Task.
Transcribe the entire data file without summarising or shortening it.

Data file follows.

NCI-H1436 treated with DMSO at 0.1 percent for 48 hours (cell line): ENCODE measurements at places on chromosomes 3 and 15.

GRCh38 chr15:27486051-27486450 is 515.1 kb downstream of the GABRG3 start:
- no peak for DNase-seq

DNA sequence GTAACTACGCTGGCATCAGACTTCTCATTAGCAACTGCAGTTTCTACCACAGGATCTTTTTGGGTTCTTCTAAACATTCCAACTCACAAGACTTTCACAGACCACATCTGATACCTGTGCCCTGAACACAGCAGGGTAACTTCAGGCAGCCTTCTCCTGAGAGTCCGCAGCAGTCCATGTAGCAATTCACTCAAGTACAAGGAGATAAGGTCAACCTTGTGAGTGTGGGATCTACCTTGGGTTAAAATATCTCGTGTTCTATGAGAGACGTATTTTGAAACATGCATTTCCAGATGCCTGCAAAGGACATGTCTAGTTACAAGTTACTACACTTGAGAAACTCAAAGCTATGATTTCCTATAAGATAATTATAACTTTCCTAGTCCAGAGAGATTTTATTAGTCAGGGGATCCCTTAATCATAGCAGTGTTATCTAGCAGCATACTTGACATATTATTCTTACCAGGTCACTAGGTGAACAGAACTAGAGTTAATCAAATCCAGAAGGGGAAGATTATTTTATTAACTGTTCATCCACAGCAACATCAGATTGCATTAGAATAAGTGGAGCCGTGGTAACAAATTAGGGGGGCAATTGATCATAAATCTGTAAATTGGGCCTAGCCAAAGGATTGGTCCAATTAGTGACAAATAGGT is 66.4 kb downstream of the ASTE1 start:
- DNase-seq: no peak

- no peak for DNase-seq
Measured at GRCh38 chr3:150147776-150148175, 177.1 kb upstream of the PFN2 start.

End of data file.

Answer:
NCI-H1436 treated with DMSO at 0.1 percent for 48 hours (cell line): ENCODE measurements at places on chromosomes 3 and 15.

GRCh38 chr15:27486051-27486450 is 515.1 kb downstream of the GABRG3 start:
- no peak for DNase-seq

DNA sequence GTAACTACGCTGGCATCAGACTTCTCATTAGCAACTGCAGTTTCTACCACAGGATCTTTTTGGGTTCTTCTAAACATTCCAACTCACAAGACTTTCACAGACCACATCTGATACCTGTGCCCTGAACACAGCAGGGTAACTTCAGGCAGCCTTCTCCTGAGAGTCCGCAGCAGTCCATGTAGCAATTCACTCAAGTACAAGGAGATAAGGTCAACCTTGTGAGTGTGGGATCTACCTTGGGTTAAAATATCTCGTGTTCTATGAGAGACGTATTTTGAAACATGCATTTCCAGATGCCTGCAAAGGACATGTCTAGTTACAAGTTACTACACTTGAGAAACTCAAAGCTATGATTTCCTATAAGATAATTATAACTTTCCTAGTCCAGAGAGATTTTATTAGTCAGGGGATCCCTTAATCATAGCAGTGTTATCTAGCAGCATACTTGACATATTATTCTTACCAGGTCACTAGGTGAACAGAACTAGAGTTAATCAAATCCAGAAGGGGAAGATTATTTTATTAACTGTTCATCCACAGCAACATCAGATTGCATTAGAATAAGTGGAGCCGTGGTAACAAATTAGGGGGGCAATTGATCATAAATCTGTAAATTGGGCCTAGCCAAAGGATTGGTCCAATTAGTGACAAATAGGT is 66.4 kb downstream of the ASTE1 start:
- DNase-seq: no peak

- no peak for DNase-seq
Measured at GRCh38 chr3:150147776-150148175, 177.1 kb upstream of the PFN2 start.